Sacred Honor & Lizard Brains: Let’s Talk NATO

Since the end of the Cold War, discussion of nuclear disarmament has been conspicuous by its absence from US politics—and, indeed, from debate and coverage in most countries. While the dangers of nuclear proliferation receive more attention, the intimate link between banning the Bomb and preventing its spread is rarely considered. The paradox is striking: as a non-nuclear peace came within reach, the subject, suddenly ‘unsexy,’ retreated from view. And the effect is insidious: the more we worry about keeping nuclear weapons out of the ‘wrong hands,’ the more reasonable it can seem for the ‘right hands’ to remain on the button.

Map showing NATO expansion.

NATO expansion.

As noted in my last column, President Barack Obama rhetorically champions the goal of a nuclear-weapons-free world, despite his schizophrenic commitment to a massive modernization of the US arsenal. Many leading members of the American Cold War establishment, Democrat and Republican, have in recent years been converted to the abolitionist cause. Credit, however, for shaking confidence in the deeply-ingrained, ‘right hands, wrong hands’ view of the nuclear world is due not to Obama’s eloquence, or the cogent analyses of these hawks-turned-doves, but to the current Republican nominee for president. In his reported musings about using the Bomb; his openness to Japan, South Korea, and other states getting the Bomb; his questioning the relevance of the North Atlantic Treaty Organization (NATO); and his seeming fondness for Russia’s ‘strongman’ President Vladimir Putin, Donald Trump has blundered across some of the most significant and neglected questions facing his country—questions his Democratic opponent would much prefer not to address.


Post Cold War

By fateful irony, it was the rapid collapse of the Soviet Union that allowed NATO—an organization constituted solely in response to the Soviet threat—time to first regroup and then expand east towards Russia. If Mikhail Gorbachev had remained in power just a few years longer, his radical vision of a demilitarized, bloc-free, nuclear-weapons-free Europe and world would have gained traction, due not least to the immense financial ‘peace dividend’ certain to flow from such deep disarmament. Before his demise, in fact, Gorbachev agreed to the reunification of Germany—the state responsible for the deaths of 25 million Soviet citizens in World War II— after securing promises from West Germany and the US that NATO would not deploy troops in East Germany, let alone push into former Warsaw Pact territory.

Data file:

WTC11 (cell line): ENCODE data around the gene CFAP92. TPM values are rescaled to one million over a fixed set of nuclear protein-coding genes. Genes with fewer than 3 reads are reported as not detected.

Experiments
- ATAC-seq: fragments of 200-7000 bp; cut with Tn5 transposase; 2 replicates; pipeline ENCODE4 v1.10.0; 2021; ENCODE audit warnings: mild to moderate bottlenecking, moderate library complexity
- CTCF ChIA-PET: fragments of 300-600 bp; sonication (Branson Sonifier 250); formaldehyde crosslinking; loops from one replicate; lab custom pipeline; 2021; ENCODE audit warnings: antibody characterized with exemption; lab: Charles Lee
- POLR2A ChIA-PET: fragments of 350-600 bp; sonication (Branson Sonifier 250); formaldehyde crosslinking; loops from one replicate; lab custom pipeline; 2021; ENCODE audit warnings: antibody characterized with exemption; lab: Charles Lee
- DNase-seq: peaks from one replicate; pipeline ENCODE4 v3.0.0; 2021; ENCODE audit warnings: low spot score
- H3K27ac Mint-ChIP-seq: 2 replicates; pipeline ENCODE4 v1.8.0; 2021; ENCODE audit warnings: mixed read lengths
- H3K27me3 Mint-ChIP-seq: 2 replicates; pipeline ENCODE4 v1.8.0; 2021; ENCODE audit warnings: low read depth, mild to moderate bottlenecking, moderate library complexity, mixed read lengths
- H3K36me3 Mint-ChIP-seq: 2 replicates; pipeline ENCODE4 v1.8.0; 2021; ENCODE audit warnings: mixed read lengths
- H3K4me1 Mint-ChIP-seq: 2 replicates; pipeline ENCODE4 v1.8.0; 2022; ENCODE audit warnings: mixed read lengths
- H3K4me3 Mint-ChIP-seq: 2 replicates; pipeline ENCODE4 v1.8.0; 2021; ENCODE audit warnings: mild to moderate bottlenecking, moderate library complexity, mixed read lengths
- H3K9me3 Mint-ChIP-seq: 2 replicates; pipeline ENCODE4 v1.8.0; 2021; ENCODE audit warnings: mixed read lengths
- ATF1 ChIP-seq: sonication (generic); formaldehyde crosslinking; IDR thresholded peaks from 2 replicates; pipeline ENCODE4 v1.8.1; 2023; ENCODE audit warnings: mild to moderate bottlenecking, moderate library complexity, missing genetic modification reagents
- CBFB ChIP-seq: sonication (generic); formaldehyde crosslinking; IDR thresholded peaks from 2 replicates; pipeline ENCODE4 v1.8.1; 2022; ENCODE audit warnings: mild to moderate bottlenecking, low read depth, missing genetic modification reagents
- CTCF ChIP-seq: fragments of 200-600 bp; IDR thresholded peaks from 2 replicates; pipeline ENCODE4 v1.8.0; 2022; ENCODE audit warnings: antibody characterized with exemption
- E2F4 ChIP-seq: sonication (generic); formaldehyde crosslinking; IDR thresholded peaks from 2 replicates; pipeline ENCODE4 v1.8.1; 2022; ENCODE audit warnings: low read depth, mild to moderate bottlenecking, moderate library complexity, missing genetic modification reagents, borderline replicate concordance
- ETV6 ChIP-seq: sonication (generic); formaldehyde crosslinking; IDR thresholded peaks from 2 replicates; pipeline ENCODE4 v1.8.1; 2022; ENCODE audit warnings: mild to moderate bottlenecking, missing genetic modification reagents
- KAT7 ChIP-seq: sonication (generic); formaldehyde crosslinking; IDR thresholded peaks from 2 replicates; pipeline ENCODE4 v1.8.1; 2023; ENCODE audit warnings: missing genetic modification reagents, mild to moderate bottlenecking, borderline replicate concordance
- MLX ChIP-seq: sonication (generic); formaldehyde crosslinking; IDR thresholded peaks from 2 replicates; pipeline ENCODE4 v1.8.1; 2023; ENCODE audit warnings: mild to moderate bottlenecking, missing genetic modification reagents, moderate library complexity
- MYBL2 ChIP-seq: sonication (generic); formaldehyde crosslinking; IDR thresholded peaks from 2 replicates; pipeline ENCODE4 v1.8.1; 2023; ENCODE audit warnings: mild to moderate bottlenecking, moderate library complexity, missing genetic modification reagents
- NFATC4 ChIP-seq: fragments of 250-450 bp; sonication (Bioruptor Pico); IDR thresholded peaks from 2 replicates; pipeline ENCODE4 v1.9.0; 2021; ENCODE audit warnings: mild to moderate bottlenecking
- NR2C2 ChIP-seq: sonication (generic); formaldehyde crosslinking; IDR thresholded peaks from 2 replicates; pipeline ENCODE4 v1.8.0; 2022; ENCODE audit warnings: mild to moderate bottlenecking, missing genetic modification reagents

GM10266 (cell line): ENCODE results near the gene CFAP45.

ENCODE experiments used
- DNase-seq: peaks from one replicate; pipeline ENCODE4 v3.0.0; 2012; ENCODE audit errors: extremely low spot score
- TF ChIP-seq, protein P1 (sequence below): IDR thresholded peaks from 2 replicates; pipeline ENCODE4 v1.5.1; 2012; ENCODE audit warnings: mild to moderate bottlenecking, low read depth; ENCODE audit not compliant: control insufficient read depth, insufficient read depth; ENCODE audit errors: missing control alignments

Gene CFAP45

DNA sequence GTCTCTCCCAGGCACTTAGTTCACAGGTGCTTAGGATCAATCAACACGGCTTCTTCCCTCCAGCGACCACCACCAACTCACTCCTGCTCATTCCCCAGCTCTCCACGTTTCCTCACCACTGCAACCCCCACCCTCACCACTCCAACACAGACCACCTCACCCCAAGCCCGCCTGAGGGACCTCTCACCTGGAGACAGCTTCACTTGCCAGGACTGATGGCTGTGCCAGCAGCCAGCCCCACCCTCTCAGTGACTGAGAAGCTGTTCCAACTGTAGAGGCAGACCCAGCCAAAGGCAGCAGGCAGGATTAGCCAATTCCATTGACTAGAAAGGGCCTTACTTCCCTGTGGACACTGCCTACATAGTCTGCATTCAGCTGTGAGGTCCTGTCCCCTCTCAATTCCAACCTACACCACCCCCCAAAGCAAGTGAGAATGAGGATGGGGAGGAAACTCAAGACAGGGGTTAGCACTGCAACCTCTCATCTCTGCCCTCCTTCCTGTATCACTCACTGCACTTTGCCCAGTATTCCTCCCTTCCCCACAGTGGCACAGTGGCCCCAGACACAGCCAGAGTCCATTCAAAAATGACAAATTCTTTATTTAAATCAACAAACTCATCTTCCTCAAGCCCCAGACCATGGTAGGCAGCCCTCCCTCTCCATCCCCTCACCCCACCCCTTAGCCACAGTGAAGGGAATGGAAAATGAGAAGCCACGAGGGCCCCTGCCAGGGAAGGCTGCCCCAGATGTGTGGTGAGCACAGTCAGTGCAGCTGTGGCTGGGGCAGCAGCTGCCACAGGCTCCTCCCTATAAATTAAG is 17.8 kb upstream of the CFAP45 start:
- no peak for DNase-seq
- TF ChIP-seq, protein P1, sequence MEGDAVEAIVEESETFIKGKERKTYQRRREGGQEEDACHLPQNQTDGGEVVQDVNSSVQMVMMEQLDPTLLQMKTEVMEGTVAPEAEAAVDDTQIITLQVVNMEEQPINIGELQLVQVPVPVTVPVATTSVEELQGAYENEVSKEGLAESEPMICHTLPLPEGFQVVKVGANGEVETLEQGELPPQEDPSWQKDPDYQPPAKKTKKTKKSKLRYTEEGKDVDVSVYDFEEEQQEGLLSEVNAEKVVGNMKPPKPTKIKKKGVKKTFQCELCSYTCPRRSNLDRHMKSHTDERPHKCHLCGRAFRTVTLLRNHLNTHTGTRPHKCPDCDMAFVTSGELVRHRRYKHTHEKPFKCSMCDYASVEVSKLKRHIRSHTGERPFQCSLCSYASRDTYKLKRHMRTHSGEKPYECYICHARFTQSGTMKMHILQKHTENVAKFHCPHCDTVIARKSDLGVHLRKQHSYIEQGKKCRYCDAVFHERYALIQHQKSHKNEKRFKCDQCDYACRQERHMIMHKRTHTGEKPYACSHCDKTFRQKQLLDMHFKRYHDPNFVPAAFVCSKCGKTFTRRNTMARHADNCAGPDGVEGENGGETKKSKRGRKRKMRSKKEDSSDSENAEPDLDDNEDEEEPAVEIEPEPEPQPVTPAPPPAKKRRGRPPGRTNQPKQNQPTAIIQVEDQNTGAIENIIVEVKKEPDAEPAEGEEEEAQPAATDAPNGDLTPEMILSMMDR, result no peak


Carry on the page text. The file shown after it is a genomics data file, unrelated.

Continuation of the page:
By the mid-1990s, pressure was growing within NATO to break that commitment. The key vote, as ever, was America’s, and on 26 June 1997, an extraordinary bipartisan Open Letter to President Bill Clinton from over 40 former senators, officials and diplomats begged him to resist the temptation to exploit the military and socio-economic weakness of post-Soviet Russia. Given, the letter argues, that Moscow “does not now pose a threat to its western neighbours” and that “the nations of Central and Eastern Europe are not in danger,” expansion would prove “a policy error of historic proportions,” guaranteed only to “decrease allied security and unsettle European security.” Most alarmingly, such a move, “which continues to be opposed across the entire political spectrum” in Russia, would “strengthen the non-democratic opposition, undercut those who favor reform and cooperation with the West,” and “bring the Russians to question the entire post-Cold War settlement.”

Clinton rejected the appeal in part at the urging of his defense secretary, William Perry, now a staunch nuclear disarmament advocate. Speaking to journalists in Washington last year, Perry conceded that if the West now faced the prospect of a new Cold War with a profoundly mistrustful, nationalistically pro-nuclear Russia, “it’s as much our fault as it is” theirs. “We were on our way,” Perry added, “to forging a really positive and solid relationship, and then we announced we were going to expand NATO… That was the first move down the slippery slope.”


Awakening the Bear?

Most supporters of expansion, however, are far from contrite, caricaturing Putin’s Russia as an awakening Russian ‘bear,’ with its paws already on Crimea and only restrained from pouncing on